If your company has a unique sales process or sells a variety of products and services, it can be tempting to build a CRM from scratch.
Theoretically, a custom CRM would include all the features your organization needs, none that you don’t, and would be tailored to your specific business in everything from the in-product terminology to workflows reflecting how your team sells.
However, the benefits end there, especially if you’re a small to medium-sized business with a limited budget or resources.
In this article, we’ll dig into the nitty-gritty surrounding homegrown CRMs, including what a custom CRM is and the potential benefits and drawbacks of building your own. By the end, you’ll know whether or not a custom CRM is the right choice for your business and which software options might be a better fit for your business needs.
A custom CRM, also known as a homegrown CRM, is a CRM platform built from the ground up by in-house software developers or a contracted development team, rather than purchased from a provider that built and maintains the software themselves. The final product is constructed to the company’s precise specifications, increasing efficiency by not requiring users to navigate around extraneous features or spend time customizing an off-the-shelf system to fit the way they work.
A CRM can make your business more successful in countless ways, from tracking potential customers through your pipeline and ensuring they receive timely attention to optimizing your marketing efforts by showing you which lead sources generate the most revenue.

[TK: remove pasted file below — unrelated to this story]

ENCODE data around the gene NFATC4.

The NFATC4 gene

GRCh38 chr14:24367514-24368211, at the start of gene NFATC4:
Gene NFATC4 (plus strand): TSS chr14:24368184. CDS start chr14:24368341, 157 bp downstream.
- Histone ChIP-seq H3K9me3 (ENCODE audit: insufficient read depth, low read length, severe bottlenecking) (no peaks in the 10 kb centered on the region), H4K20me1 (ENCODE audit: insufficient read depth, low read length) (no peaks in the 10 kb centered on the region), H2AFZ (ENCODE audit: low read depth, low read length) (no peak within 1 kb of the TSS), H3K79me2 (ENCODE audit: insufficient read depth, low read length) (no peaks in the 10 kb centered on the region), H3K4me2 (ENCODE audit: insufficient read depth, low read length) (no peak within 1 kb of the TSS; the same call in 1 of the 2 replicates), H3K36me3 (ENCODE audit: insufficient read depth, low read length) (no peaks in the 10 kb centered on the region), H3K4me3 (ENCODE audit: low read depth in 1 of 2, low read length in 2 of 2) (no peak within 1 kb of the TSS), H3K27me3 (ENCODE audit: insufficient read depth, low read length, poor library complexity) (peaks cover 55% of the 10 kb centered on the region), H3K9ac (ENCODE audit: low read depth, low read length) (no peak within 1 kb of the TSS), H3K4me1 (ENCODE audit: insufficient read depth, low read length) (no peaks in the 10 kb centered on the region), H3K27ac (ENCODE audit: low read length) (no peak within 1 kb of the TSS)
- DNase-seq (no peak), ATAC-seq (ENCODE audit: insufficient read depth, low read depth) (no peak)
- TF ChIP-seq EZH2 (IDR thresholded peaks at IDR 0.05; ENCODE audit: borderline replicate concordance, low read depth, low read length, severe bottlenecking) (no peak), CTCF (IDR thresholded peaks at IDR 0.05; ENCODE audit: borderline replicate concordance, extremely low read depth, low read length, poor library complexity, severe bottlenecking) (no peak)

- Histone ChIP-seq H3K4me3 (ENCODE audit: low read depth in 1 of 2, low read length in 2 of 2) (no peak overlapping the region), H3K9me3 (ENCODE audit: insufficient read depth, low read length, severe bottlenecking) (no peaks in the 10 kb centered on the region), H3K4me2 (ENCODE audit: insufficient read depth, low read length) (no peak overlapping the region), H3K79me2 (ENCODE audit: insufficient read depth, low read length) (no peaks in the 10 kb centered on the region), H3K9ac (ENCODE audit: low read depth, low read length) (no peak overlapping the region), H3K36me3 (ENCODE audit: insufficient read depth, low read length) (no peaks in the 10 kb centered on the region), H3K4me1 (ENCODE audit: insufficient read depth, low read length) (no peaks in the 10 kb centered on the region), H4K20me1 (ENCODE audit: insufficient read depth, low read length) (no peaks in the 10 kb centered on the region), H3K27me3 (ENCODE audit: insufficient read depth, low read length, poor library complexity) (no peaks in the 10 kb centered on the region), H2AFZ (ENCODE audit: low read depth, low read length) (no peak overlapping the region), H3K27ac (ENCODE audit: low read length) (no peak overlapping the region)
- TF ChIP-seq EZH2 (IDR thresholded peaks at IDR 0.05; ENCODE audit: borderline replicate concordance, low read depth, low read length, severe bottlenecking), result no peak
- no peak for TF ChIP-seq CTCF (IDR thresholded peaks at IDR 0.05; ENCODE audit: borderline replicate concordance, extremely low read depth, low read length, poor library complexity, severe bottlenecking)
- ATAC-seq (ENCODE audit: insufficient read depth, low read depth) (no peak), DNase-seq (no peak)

Not every business operates the same, and custom CRMs are sometimes built to address unique business processes.
When it comes to creating a custom CRM, you have two options: outsourcing the system’s development or building the software in-house. Building the CRM in-house may be impossible if your team lacks the people and resources. Otherwise, you have to contract a software developer to create custom CRM software.
Deciding whether or not to create your own CRM is a significant decision and requires carefully weighing the pros and cons. Here are some of the benefits of creating a homegrown CRM:
A primary benefit is the ability to customize your CRM to your needs. Building your own CRM gives you greater control over the software’s functions, features, and user interface (UI). As long as you can develop the software, you get complete say over its capabilities.
Custom CRMs can be particularly attractive when a company’s sales model is complex, or doesn’t neatly fit a typical B2B sales model. For example, if you sell physical goods and subscription services, or have B2B and B2C sales teams working in tandem, it can be hard to find an off-the-shelf CRM software solution that works well for you out of the box.